A small, yet slick desktop that, when combined with Rox, provides a powerful alternative to KDE or GNOME. [This article initially appeared in TUX, issue 12.]
by John Knight
Here's a desktop that happens to be a favorite of mine, and a favorite of readers too, Fluxbox. Aesthetically pleasing, minimalist, slick, simple, elegant and lean, Fluxbox is easily one of the best lightweight desktops available. Fluxbox is based around the coding, look and feel of Blackbox, a much-revered desktop of the past, but Fluxbox picks up where Blackbox left off. Adding usability enhancements, entirely new features and updating to newer standards, Fluxbox takes Blackbox into the 21st century.
The Fluxbox interface is simple, and the first time you boot in to the main screen, you won't be intimidated. You'll be greeted with a blank desktop, usually sporting a tasteful color scheme, with a non-invasive taskbar at the bottom. Is that it? Nope. Right-click on the desktop, and a menu appears. Middle-click, and a different menu appears. And that's pretty much it, sort of. The GUI provides all the features you could want, but they've been neatly organized so there's no clutter. Let's explore each feature in detail.
Going from left to right, first we have the workspace name. Second are two arrows, which are for switching between workspaces. Third, in the center of the bar, is each window's button, and (assuming you have windows open) clicking them switches between the windows, like most desktops. Fourth, are two more buttons, which switch between any open windows. And, finally, there's the clock.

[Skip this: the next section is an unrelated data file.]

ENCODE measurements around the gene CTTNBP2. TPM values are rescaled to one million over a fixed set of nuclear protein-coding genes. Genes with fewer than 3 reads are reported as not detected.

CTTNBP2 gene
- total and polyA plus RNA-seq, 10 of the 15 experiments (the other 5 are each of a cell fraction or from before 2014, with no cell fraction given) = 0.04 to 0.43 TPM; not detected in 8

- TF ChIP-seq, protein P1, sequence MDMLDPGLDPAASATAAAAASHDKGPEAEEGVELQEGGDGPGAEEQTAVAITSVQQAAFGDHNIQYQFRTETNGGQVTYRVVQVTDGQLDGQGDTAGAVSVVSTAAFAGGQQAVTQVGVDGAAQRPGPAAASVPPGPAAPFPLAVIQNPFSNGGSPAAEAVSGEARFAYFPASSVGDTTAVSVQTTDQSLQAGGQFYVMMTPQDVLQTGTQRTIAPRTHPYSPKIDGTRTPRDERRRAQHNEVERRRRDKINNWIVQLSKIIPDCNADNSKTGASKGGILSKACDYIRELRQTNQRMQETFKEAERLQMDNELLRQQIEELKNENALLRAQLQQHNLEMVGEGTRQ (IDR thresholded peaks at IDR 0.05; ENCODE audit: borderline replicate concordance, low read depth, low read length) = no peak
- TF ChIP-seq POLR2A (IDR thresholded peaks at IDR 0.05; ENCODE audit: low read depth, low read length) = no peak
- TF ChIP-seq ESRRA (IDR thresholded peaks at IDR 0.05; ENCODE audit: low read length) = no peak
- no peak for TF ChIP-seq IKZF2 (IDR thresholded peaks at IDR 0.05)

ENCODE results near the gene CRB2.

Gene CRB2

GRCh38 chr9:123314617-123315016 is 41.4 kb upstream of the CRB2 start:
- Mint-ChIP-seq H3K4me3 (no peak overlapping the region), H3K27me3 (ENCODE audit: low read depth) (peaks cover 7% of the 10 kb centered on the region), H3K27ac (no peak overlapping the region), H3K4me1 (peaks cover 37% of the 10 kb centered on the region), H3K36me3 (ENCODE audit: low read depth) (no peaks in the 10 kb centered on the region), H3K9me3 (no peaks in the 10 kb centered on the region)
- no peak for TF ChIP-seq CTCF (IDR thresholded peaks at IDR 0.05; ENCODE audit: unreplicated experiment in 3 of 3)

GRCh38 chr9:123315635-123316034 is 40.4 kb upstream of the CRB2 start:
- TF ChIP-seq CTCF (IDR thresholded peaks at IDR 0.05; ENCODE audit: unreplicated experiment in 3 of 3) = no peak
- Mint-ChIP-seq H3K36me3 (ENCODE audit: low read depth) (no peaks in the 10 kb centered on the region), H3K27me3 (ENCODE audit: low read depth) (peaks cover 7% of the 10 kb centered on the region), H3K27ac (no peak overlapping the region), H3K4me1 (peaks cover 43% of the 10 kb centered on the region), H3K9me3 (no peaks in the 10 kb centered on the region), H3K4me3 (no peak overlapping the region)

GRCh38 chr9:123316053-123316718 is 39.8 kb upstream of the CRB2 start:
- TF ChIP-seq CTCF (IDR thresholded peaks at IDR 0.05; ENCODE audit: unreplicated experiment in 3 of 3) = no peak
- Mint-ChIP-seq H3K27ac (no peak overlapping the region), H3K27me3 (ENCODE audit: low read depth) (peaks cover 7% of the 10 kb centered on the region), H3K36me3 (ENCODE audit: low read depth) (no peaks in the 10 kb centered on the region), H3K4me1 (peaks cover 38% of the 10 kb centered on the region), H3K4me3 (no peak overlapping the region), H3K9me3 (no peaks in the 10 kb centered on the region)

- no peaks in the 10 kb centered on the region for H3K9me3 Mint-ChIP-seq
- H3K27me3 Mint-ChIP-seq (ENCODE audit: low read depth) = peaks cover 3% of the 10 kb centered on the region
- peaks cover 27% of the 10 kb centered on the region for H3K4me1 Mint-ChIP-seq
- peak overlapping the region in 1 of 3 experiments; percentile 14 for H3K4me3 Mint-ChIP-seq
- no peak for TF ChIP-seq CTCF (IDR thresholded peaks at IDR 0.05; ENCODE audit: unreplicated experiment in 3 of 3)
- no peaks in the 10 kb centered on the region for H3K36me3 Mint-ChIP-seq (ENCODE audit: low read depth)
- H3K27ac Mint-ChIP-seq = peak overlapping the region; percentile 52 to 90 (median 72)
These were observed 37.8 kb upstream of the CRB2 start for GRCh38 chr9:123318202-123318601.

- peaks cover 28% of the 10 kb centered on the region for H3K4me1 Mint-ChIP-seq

Right-clicking on the desktop opens the Fluxbox menu. Unlike many other desktops, if you move the mouse away from the menu, the menu doesn't disappear (which avoids the hassle of having to go through the menu again if you miss the target the first time). To make the menu disappear, simply left-click on the desktop. If you middle-click on the desktop, the Workspaces menu appears, which we discuss more later.
Going back to the Fluxbox menu, if you're lucky, there will be a menu containing most of your installed applications, system-wide (this is called Apps in my distribution, but it may be called something different in yours). From here, you should be able to fire up any application that you can under KDE or GNOME. If you look down the list, you'll see that the Workspaces menu is also in the Fluxbox menu.
At the top right of a window's titlebar are the three familiar buttons: Minimize (or Iconify), Maximize and Close. At the left of the titlebar is the Sticky button, used to make a window persist on every workspace. However, resizing windows isn't as intuitive as with other window managers; you can't simply grab any part of a window's border and pull it the way you want to go. To resize, look in the bottom left and right corners of the current window, and you'll see a small button in each corner. Click one of the buttons and drag to resize.
Middle-clicking on the desktop brings up the previously mentioned Workspaces menu. The menu contains the following items:
- New Workspace: adds another workspace to the ones you already have.
- Remove Last: gets rid of the last workspace on the list. li>Workspace x: a submenu (x is the number of the workspace being used at the time), it allows you to view all of the open windows in that particular workspace and switch to them. With each window entry comes its own submenu, letting you minimize or close the window, send it to another workspace and so on.